Stressed About Money? 7 Tips From Financial Therapists for Boosting Resilience

The current economic climate is a stark one. Experts share this advice for keeping your cool.

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Young couple working on finances in living room
Make time to communicate about financial priorities if you share money with a spouse or partner.Stocksy

Consumer prices on goods across the United States rose 8.6 percent on average from May 2021 to May 2022. That’s according to the U.S. Bureau of Labor Statistics, and includes prices for gas, food, clothing, medical care, and housing.

If you’ve been feeling that pinch, or you have concerns about your financial future, you’re not alone. A May Pew Research Center poll showed that 7 in 10 Americans view inflation as a very big or moderately big problem facing the country, putting economic concern ahead of all other national problems facing the United States today that were included in the survey, such as the pandemic, healthcare affordability, gun violence, illegal immigration, racism, climate change, and others.?

And more adults rated inflation as a top source of stress than any other issue asked in a March poll from the American Psychological Association. The rise in prices of everyday items due to inflation was also the highest-ever ranked top stressor (87 percent of those in the national survey deemed it so) in the poll’s 15-year history.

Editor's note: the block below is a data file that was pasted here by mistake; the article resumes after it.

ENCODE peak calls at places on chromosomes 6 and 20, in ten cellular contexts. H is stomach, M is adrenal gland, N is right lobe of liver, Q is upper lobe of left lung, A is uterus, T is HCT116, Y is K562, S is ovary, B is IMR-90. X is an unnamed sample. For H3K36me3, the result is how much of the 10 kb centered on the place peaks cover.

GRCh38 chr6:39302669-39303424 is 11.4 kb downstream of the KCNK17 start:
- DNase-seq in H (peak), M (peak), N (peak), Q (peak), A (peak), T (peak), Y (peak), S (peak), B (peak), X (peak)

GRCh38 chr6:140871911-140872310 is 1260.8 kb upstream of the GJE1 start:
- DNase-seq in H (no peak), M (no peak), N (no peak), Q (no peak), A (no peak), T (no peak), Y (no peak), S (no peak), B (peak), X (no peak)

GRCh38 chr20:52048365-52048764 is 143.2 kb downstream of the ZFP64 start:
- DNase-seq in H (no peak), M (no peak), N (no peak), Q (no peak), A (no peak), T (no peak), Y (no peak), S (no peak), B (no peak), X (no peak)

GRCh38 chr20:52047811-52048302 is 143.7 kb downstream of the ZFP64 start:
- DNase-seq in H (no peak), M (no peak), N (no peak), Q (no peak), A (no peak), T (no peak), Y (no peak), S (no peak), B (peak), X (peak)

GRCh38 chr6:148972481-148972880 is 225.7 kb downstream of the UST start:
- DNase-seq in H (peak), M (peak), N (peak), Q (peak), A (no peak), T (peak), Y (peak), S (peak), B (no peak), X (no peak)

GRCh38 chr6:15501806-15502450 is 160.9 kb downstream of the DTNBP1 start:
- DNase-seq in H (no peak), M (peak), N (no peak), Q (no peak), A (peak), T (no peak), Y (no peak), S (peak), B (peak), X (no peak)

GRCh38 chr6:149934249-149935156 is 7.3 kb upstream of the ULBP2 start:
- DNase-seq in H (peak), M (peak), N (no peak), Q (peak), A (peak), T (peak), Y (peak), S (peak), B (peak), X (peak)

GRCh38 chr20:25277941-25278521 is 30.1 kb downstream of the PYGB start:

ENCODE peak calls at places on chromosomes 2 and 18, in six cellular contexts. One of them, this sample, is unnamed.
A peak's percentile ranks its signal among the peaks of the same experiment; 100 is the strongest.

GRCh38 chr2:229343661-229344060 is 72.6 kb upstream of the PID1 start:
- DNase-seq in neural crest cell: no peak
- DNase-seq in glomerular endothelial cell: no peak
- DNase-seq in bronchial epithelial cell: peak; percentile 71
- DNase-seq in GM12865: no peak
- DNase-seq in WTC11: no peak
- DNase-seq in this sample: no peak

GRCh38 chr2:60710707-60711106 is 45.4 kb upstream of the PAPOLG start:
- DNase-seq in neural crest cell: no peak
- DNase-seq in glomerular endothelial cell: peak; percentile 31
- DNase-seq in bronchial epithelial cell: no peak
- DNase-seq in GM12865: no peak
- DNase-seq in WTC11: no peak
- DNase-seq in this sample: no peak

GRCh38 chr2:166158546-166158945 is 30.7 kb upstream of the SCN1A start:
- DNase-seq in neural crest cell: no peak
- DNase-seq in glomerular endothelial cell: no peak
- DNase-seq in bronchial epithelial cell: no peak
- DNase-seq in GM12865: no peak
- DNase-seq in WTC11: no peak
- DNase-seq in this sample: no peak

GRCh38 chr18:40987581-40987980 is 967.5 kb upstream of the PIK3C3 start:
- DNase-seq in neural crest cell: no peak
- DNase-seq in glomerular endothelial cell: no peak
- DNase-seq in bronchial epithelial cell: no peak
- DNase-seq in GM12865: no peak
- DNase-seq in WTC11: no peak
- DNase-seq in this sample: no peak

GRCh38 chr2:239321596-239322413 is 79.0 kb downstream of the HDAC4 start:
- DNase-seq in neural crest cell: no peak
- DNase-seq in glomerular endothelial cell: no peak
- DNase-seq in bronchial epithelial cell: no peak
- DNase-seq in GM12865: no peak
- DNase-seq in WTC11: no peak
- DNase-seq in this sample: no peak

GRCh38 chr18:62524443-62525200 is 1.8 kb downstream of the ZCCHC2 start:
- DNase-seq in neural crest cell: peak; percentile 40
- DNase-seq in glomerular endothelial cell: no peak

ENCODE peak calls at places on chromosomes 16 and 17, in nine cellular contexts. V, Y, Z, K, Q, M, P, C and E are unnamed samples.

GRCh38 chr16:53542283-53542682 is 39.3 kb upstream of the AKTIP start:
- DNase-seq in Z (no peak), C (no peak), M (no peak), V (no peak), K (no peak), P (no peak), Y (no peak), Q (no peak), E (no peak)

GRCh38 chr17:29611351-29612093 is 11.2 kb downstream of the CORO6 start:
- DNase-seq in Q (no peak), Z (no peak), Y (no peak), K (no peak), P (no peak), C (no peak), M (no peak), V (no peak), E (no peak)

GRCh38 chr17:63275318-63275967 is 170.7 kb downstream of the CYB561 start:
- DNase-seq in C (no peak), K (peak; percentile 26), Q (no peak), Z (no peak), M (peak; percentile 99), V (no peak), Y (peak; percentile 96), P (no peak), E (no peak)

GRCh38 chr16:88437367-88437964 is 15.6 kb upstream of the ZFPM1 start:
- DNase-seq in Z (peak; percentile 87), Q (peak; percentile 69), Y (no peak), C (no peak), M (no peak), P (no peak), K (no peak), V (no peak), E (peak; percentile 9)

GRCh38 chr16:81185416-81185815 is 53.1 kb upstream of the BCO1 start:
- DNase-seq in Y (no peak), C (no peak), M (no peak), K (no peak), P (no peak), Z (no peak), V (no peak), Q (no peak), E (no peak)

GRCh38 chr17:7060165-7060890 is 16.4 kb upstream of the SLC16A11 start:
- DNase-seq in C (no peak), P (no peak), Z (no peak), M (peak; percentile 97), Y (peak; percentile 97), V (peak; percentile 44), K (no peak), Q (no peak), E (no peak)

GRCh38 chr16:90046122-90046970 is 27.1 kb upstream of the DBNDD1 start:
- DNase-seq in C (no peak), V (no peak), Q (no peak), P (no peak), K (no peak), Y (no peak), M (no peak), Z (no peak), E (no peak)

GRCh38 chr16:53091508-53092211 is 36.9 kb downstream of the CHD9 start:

But experts say it’s possible to boost your financial wellness, and resilience, no matter how much money you have.

In a January 2015 report on the goal of financial education, the federal Consumer Financial Protection Bureau (CFPB) defined financial well-being (or financial wellness) as meeting the following criteria:

  • Control over day-to-day finances
  • Ability to absorb a financial shock
  • Being on track to meet financial goals
  • Freedom to make choices that help you enjoy life

In other words, financial wellness isn’t just about sticking to a budget and planning for retirement. It’s also about managing your thoughts and emotions around money. (That includes the anxieties you might be feeling over rising prices.)

While a financial planner can help you with the former, a financial therapist will be able to help you with both pieces of the puzzle.

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According to the Financial Therapy Association (FTA), financial therapists use both therapeutic and financial expertise to help people manage their thoughts, feelings, and behaviors around money in healthy ways.

Financial therapists usually have a background in finance or financial planning, plus advanced training in coaching or counseling. But individuals who have a psychology background can also pursue the certified financial therapist designation, according to FTA. If you're seeking financial planning advice from your clinician, it's a good idea to check they also have financial planning certifications in your area.